Historically speaking, it is hard to fault Cornwell’s work. The background to the era is thoroughly researched, and all of the events in the book – bar the initial raid on Hookton – are based on actual events. Battles are described as they were actually fought; real Medieval figures such as Edward Woodstock (later known as the Black Prince) are woven into the story to give it authenticity, and a careful attention to detail helps to bring the era to life without it feeling like you are sitting through a history lecture. A huge problem with historical novels can be that the reader is required to have a prior knowledge of the period to be able to understand the book (I have experienced this with Reay Tannahill for one), but I feel that with “Harlequin”, pretty much anyone could pick it up and understand the setting and the events it describes without too many problems. Cornwell is an expert on feeding you enough historical information for you to appreciate what is going on and give you an interest in the period, without the reader feeling swamped or intimidated by it. I for one also picked up some details that I was not aware of – such as archers not using finger guards back then as they do now. Considering they were shooting bows with a 90lb or so draw weight at that time, they must have had immensely tough fingers!

“Any fan of Cornwell will doubtless enjoy this book, as will those interested in medieval history or warfare generally.”

You may have noticed that by now I have made no mention of the Grail itself. Well, to be honest, the fabled chalice doesn’t get too much of a look in during “Harlequin”; it is only later in the trilogy that this thread gets taken up to any great extent, and even then it feels like something of sub-plot. Calling this series “The Grail Quest” is a little misleading, really, as the bulk of the story is taken up with Thomas’ exploits in battle. I couldn’t help but think that the Grail has been tacked onto this story as means of making the books that bit more marketable – calling it “The Hundred Years War Trilogy” would have been more honest, but somehow a lot less romantic to prospective readers. Still, this doesn’t stop the book being a rather good adventure story, with plenty of action to make up for the rather cardboard characterisation and unlikely plot devices. All of battles are described with great enthusiasm and knowledge, and both the technicalities of warfare, and the horrors and fears experienced by the soldiers, are conveyed with clarity. The plot, whilst seeming a little clunky in places, is on the whole above average, and towards the end I couldn’t put the book down at all.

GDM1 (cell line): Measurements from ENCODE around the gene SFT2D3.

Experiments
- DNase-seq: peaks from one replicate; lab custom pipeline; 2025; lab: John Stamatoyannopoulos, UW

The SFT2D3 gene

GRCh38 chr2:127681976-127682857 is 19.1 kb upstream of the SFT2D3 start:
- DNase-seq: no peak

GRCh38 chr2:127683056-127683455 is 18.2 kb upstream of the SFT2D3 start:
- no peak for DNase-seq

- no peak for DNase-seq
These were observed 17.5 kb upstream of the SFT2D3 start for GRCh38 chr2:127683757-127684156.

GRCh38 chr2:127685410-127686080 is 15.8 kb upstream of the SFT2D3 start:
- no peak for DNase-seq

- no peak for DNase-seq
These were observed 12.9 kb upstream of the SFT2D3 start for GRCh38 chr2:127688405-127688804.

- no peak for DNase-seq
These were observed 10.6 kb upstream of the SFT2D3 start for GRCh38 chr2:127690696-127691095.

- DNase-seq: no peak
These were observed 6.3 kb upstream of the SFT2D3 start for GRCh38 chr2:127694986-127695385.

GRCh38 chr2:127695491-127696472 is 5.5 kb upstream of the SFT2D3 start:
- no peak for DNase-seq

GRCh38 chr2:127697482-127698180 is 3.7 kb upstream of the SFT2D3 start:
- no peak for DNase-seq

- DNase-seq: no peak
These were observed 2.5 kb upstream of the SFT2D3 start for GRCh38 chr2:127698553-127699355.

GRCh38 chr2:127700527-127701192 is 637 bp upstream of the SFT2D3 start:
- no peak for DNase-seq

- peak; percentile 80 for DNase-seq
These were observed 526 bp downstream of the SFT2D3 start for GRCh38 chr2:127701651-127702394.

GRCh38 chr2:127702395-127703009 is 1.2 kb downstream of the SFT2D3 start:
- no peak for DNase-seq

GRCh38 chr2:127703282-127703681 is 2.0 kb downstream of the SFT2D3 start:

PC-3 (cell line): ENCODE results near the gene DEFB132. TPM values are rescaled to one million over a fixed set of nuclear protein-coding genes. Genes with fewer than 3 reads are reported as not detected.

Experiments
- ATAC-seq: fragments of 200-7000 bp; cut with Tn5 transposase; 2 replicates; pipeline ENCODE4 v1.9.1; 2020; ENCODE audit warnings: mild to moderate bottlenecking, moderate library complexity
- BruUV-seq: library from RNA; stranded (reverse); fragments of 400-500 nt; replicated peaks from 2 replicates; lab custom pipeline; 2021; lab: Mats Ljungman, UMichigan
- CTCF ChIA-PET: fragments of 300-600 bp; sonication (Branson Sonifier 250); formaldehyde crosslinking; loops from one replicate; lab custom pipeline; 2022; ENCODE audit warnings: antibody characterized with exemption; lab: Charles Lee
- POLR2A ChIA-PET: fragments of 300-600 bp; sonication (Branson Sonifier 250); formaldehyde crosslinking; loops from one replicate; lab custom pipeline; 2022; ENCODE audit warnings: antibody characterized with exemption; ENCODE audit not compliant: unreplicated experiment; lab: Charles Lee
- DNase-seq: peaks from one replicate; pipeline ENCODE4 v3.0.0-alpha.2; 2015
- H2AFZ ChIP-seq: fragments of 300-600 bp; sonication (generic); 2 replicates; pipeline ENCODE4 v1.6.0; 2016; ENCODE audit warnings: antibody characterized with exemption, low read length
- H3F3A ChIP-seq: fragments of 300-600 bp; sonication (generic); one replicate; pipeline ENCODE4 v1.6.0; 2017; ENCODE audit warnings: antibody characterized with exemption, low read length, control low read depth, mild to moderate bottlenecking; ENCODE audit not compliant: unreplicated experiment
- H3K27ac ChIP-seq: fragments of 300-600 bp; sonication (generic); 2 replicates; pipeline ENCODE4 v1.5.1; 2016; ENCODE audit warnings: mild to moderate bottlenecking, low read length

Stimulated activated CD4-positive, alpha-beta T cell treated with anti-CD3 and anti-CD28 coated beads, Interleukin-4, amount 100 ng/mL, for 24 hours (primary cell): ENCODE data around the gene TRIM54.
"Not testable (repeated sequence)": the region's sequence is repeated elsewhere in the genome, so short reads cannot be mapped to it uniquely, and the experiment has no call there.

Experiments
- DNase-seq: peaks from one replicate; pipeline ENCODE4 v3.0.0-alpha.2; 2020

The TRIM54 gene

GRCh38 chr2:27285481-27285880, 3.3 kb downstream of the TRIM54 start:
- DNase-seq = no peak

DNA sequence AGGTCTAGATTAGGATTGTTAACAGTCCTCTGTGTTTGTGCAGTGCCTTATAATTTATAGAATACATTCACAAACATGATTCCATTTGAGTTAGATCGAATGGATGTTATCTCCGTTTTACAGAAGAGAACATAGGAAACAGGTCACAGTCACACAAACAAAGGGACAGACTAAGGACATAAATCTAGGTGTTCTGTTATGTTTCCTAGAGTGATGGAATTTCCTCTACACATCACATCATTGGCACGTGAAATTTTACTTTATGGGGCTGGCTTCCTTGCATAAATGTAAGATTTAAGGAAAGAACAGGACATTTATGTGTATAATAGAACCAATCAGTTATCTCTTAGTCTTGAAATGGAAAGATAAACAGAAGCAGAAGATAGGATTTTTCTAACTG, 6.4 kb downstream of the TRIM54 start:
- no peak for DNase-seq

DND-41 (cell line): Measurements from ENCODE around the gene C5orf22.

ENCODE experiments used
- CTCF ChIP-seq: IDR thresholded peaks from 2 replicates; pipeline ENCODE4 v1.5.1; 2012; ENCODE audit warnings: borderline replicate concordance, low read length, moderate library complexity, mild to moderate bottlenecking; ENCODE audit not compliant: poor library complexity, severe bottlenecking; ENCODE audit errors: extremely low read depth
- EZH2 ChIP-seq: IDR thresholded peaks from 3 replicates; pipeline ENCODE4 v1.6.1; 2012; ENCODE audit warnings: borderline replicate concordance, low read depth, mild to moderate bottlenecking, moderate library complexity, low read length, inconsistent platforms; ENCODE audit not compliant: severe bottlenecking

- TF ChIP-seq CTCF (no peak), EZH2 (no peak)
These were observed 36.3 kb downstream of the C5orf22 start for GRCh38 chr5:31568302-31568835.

But I suppose the big question is would I recommend “Harlequin”? Certainly; I think it was well worth my giving it another chance and I am enjoying the rest of the trilogy. Compared to Cornwell’s other works, it is well above the rather poor “Stonehenge” but far below his masterpiece Arthurian trilogy, “The Warlord Chronicles”. Any fan of Cornwell will doubtless enjoy this book, as will those interested in medieval history or warfare generally. I liked it. It is far from being a classic, but it is still very readable and provides easy escapism without too much effort on the part of the reader. And sometimes that is just what you want, isn’t it?

Harlequin by Bernard Cornwell (2000) is published by Harper Collins and is available in both hardback (RRP £17.99) and paperback (RRP £6.99). 496pp.

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by Bernard Cornwell

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Written by collingwood21

Collingwood21 is a 32 year old university administrator and ex-pat northerner living down south. Married. Over-educated. Loves books, history, archaeology and writing.